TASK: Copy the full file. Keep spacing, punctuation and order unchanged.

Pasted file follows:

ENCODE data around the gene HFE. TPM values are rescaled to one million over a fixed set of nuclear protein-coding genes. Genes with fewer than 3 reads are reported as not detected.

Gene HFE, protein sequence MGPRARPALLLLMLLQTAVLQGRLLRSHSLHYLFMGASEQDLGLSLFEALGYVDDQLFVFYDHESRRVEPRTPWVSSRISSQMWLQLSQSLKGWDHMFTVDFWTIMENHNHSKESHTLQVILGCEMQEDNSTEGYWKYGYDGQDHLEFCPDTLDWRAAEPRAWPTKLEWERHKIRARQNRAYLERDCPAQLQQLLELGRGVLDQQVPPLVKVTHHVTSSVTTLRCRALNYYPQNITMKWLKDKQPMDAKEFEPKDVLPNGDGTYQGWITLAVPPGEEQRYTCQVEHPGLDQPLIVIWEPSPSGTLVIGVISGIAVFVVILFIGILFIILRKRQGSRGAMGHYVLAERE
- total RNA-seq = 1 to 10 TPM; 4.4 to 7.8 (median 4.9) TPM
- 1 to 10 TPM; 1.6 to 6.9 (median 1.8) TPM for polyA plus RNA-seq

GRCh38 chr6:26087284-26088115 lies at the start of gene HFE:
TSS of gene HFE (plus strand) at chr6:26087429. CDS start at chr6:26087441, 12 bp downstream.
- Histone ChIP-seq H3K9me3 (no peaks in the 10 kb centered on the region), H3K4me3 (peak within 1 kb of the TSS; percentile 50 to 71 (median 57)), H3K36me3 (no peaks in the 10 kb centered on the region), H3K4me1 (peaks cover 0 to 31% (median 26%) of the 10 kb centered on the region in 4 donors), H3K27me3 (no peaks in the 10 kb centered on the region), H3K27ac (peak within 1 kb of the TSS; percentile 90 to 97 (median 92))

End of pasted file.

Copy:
ENCODE data around the gene HFE. TPM values are rescaled to one million over a fixed set of nuclear protein-coding genes. Genes with fewer than 3 reads are reported as not detected.

Gene HFE, protein sequence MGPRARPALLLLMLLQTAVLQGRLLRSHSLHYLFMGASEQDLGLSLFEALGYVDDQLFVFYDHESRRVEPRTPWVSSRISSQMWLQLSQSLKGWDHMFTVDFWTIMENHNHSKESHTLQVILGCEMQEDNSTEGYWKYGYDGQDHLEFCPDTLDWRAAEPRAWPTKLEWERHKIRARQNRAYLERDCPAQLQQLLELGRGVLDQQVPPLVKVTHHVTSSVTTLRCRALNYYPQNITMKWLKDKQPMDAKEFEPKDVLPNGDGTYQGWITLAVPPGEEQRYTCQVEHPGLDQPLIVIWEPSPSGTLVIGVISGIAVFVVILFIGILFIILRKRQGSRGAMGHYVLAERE
- total RNA-seq = 1 to 10 TPM; 4.4 to 7.8 (median 4.9) TPM
- 1 to 10 TPM; 1.6 to 6.9 (median 1.8) TPM for polyA plus RNA-seq

GRCh38 chr6:26087284-26088115 lies at the start of gene HFE:
TSS of gene HFE (plus strand) at chr6:26087429. CDS start at chr6:26087441, 12 bp downstream.
- Histone ChIP-seq H3K9me3 (no peaks in the 10 kb centered on the region), H3K4me3 (peak within 1 kb of the TSS; percentile 50 to 71 (median 57)), H3K36me3 (no peaks in the 10 kb centered on the region), H3K4me1 (peaks cover 0 to 31% (median 26%) of the 10 kb centered on the region in 4 donors), H3K27me3 (no peaks in the 10 kb centered on the region), H3K27ac (peak within 1 kb of the TSS; percentile 90 to 97 (median 92))